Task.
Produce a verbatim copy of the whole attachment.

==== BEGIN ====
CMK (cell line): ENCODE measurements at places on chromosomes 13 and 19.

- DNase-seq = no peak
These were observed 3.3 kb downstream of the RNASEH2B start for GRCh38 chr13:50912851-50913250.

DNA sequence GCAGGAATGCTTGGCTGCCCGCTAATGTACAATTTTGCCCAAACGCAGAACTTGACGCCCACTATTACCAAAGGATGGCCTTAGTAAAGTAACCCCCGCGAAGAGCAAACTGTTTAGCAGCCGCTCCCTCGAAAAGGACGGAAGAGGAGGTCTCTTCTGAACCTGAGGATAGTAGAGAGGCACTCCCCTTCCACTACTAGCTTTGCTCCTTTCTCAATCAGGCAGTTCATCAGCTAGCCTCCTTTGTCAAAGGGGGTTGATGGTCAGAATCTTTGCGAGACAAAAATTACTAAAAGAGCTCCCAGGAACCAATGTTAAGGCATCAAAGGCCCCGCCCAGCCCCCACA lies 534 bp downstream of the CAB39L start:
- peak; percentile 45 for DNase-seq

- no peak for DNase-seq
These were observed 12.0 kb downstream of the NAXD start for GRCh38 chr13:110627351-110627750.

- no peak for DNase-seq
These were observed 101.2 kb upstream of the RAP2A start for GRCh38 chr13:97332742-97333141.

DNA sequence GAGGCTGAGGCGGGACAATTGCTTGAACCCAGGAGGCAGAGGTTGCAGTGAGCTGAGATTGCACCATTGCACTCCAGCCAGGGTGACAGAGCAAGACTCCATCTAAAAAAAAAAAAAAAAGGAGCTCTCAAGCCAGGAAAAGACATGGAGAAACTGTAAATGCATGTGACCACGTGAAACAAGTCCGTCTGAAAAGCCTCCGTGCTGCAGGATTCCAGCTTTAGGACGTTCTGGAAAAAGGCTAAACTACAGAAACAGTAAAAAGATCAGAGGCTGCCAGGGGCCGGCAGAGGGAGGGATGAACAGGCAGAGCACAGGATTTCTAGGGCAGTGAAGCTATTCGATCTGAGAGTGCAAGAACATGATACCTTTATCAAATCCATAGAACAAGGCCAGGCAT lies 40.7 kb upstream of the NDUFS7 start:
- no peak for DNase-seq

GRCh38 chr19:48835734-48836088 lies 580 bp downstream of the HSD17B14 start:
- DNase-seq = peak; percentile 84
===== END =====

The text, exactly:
CMK (cell line): ENCODE measurements at places on chromosomes 13 and 19.

- DNase-seq = no peak
These were observed 3.3 kb downstream of the RNASEH2B start for GRCh38 chr13:50912851-50913250.

DNA sequence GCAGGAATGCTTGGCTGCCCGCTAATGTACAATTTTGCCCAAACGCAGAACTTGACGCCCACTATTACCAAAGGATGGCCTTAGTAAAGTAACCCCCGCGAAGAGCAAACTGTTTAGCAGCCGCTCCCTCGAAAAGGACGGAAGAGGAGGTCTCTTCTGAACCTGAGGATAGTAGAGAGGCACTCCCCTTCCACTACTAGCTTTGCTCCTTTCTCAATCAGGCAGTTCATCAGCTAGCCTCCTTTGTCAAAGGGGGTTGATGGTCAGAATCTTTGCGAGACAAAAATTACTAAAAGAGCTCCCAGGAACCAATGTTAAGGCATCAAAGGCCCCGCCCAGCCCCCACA lies 534 bp downstream of the CAB39L start:
- peak; percentile 45 for DNase-seq

- no peak for DNase-seq
These were observed 12.0 kb downstream of the NAXD start for GRCh38 chr13:110627351-110627750.

- no peak for DNase-seq
These were observed 101.2 kb upstream of the RAP2A start for GRCh38 chr13:97332742-97333141.

DNA sequence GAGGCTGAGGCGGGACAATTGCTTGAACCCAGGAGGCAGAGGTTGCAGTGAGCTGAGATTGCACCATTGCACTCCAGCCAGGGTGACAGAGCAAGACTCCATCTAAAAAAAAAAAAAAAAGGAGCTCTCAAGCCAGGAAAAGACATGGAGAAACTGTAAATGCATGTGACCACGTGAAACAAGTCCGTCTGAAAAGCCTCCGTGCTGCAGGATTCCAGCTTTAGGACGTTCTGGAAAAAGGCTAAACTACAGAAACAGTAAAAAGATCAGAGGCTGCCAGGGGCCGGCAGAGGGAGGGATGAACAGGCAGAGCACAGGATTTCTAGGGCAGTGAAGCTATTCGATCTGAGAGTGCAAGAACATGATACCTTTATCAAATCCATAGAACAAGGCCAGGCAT lies 40.7 kb upstream of the NDUFS7 start:
- no peak for DNase-seq

GRCh38 chr19:48835734-48836088 lies 580 bp downstream of the HSD17B14 start:
- DNase-seq = peak; percentile 84